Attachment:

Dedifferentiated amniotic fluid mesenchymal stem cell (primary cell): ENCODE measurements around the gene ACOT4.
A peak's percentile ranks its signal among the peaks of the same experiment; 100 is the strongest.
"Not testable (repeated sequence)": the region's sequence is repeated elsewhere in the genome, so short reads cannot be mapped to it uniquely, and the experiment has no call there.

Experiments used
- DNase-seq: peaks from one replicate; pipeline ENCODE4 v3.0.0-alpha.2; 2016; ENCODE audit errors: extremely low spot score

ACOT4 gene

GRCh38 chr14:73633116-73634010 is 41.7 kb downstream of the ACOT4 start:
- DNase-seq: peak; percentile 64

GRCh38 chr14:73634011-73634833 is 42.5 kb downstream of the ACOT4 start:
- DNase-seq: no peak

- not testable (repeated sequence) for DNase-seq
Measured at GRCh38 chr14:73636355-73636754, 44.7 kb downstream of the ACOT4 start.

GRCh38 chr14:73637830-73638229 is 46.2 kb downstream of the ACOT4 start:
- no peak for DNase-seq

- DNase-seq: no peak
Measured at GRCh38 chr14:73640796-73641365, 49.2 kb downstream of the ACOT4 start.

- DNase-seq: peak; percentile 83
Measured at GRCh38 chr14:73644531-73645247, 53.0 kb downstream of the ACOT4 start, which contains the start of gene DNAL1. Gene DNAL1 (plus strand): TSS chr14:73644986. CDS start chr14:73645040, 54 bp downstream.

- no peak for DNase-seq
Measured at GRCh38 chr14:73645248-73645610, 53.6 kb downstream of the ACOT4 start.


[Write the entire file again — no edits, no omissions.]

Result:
Dedifferentiated amniotic fluid mesenchymal stem cell (primary cell): ENCODE measurements around the gene ACOT4.
A peak's percentile ranks its signal among the peaks of the same experiment; 100 is the strongest.
"Not testable (repeated sequence)": the region's sequence is repeated elsewhere in the genome, so short reads cannot be mapped to it uniquely, and the experiment has no call there.

Experiments used
- DNase-seq: peaks from one replicate; pipeline ENCODE4 v3.0.0-alpha.2; 2016; ENCODE audit errors: extremely low spot score

ACOT4 gene

GRCh38 chr14:73633116-73634010 is 41.7 kb downstream of the ACOT4 start:
- DNase-seq: peak; percentile 64

GRCh38 chr14:73634011-73634833 is 42.5 kb downstream of the ACOT4 start:
- DNase-seq: no peak

- not testable (repeated sequence) for DNase-seq
Measured at GRCh38 chr14:73636355-73636754, 44.7 kb downstream of the ACOT4 start.

GRCh38 chr14:73637830-73638229 is 46.2 kb downstream of the ACOT4 start:
- no peak for DNase-seq

- DNase-seq: no peak
Measured at GRCh38 chr14:73640796-73641365, 49.2 kb downstream of the ACOT4 start.

- DNase-seq: peak; percentile 83
Measured at GRCh38 chr14:73644531-73645247, 53.0 kb downstream of the ACOT4 start, which contains the start of gene DNAL1. Gene DNAL1 (plus strand): TSS chr14:73644986. CDS start chr14:73645040, 54 bp downstream.

- no peak for DNase-seq
Measured at GRCh38 chr14:73645248-73645610, 53.6 kb downstream of the ACOT4 start.